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dm.conf(5) [netbsd man page]

DM.CONF(5)						      BSD File Formats Manual							DM.CONF(5)

dm.conf -- dungeon master configuration file DESCRIPTION
The dm.conf file is the configuration file for the dm(8) program. It consists of lines beginning with one of three keywords, badtty, game, and time. All other lines are ignored. Any tty listed after the keyword badtty may not have games played on it. Entries consist of two white-space separated fields: the string badtty and the ttyname as returned by ttyname(3). For example, to keep the uucp dialout, ``tty19'', from being used for games, the entry would be: badtty /dev/tty19 Any day/hour combination listed after the keyword time will disallow games during those hours. Entries consist of four white-space separated fields: the string time, the unabbreviated day of the week and the beginning and ending time of a period of the day when games may not be played. The time fields are in a 0 based, 24-hour clock. For example, the following entry allows games playing before 8AM and after 5PM on Mondays: time Monday 8 17 Any game listed after the keyword game will set parameters for a specific game. Entries consist of five white-space separated fields: the keyword game, the name of a game, the highest system load average at which the game may be played, the maximum users allowed if the game is to be played, and the priority at which the game is to be run. Any of these fields may start with a non-numeric character, resulting in no game limitation or priority based on that field. The game default controls the settings for any game not otherwise listed, and must be the last game entry in the file. Priorities may not be negative. For example, the following entries limits the game ``hack'' to running only when the system has 10 or less users and a load aver- age of 5 or less; all other games may be run any time the system has 15 or less users. game hack 5 10 * game default * 15 * FILES
/etc/dm.conf The dm(8) configuration file. SEE ALSO
setpriority(2), ttyname(3), dm(8) BSD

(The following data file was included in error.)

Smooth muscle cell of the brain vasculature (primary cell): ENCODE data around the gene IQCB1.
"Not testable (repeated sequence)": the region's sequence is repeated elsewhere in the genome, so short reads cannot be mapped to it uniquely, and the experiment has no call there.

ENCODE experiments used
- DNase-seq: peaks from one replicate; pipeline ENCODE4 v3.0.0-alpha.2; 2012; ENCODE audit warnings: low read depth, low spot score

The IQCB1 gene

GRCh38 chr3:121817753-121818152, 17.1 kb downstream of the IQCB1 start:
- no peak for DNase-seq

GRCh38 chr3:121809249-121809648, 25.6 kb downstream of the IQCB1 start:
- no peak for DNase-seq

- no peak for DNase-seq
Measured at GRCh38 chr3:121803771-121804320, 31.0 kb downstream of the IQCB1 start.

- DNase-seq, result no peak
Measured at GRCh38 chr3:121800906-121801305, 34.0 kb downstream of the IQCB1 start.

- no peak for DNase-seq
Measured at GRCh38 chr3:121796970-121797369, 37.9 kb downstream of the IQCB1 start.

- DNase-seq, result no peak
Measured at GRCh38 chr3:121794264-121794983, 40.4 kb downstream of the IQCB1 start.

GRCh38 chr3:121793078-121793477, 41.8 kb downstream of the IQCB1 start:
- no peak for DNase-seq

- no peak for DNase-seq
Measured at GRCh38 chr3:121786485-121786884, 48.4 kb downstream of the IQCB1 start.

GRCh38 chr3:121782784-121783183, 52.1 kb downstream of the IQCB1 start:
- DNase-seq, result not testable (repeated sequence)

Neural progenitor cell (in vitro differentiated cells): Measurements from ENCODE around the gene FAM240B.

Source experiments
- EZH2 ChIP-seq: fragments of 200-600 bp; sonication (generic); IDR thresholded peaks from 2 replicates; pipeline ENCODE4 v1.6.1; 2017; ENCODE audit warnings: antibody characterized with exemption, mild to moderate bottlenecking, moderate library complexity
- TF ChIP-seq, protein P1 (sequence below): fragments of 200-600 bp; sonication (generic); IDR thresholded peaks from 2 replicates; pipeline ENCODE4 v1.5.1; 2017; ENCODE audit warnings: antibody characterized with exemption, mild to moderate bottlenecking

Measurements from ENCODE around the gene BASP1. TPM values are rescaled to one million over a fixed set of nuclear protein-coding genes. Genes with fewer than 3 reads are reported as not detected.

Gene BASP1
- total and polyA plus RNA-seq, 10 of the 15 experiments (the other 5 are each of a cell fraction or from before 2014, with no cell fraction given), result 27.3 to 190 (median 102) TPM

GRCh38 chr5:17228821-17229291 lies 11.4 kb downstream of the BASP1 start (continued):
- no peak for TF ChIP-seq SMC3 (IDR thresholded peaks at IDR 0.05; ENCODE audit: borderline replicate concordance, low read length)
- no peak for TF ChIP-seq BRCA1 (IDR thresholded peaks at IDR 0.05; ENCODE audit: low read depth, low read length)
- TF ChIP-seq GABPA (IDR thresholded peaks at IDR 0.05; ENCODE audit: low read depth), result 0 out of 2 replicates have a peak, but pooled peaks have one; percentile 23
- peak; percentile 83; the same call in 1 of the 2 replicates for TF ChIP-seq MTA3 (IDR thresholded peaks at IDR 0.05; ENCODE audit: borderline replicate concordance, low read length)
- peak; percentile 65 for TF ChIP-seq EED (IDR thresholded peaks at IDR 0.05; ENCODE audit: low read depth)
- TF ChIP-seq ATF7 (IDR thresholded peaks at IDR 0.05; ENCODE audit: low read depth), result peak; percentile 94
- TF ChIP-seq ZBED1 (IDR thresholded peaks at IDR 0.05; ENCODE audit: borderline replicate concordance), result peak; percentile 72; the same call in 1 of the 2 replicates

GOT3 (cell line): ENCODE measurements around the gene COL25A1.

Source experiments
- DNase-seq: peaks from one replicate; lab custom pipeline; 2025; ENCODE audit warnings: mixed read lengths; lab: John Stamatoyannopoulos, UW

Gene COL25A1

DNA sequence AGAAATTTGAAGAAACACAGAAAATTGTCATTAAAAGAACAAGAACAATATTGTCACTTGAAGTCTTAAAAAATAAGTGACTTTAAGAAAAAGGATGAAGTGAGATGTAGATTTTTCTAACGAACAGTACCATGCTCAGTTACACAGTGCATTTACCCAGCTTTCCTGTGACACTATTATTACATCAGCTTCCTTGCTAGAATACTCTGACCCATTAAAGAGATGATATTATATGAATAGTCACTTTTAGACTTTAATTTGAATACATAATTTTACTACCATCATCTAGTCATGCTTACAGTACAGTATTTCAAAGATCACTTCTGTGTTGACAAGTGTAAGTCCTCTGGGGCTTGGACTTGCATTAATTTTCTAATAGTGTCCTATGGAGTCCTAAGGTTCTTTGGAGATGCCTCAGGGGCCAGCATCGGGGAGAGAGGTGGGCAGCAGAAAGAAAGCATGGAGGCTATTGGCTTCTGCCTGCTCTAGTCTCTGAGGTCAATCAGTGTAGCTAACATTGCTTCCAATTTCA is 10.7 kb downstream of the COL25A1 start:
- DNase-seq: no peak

May 31, 1993 BSD

Check Out this Related Man Page

SNAKE(6)							 BSD Games Manual							  SNAKE(6)

snake, snscore -- display chase game SYNOPSIS
snake [-w width] [-l length] [-t] snscore DESCRIPTION
snake is a display-based game which must be played on a CRT terminal. The object of the game is to make as much money as possible without getting eaten by the snake. The -l and -w options allow you to specify the length and width of the field. By default the entire screen is used. The -t option makes the game assume you are on a slow terminal. You are represented on the screen by an I. The snake is 6 squares long and is represented by s's with an S at its head. The money is $, and an exit is #. Your score is posted in the upper left hand corner. You can move around using the same conventions as vi(1), the h, j, k, and l keys work, as do the arrow keys. Other possibilities include: sefc These keys are like hjkl but form a directed pad around the d key. HJKL These keys move you all the way in the indicated direction to the same row or column as the money. This does not let you jump away from the snake, but rather saves you from having to type a key repeatedly. The snake still gets all his turns. SEFC Likewise for the upper case versions on the left. ATPB These keys move you to the four edges of the screen. Their position on the keyboard is the mnemonic, e.g. P is at the far right of the keyboard. x This lets you quit the game at any time. p Points in a direction you might want to go. w Space warp to get out of tight squeezes, at a price. To earn money, move to the same square the money is on. A new $ will appear when you earn the current one. As you get richer, the snake gets hungrier. To leave the game, move to the exit (#). A record is kept of the personal best score of each player. Scores are only counted if you leave at the exit, getting eaten by the snake is worth nothing. As in pinball, matching the last digit of your score to the number which appears after the game is worth a bonus. To see who wastes time playing snake, run snscore. FILES
/var/games/snakerawscores database of personal bests /var/games/snake.log log of games played BUGS
When playing on a small screen, it's hard to tell when you hit the edge of the screen. The scoring function takes into account the size of the screen. A perfect function to do this equitably has not been devised. BSD
May 31, 1993 BSD
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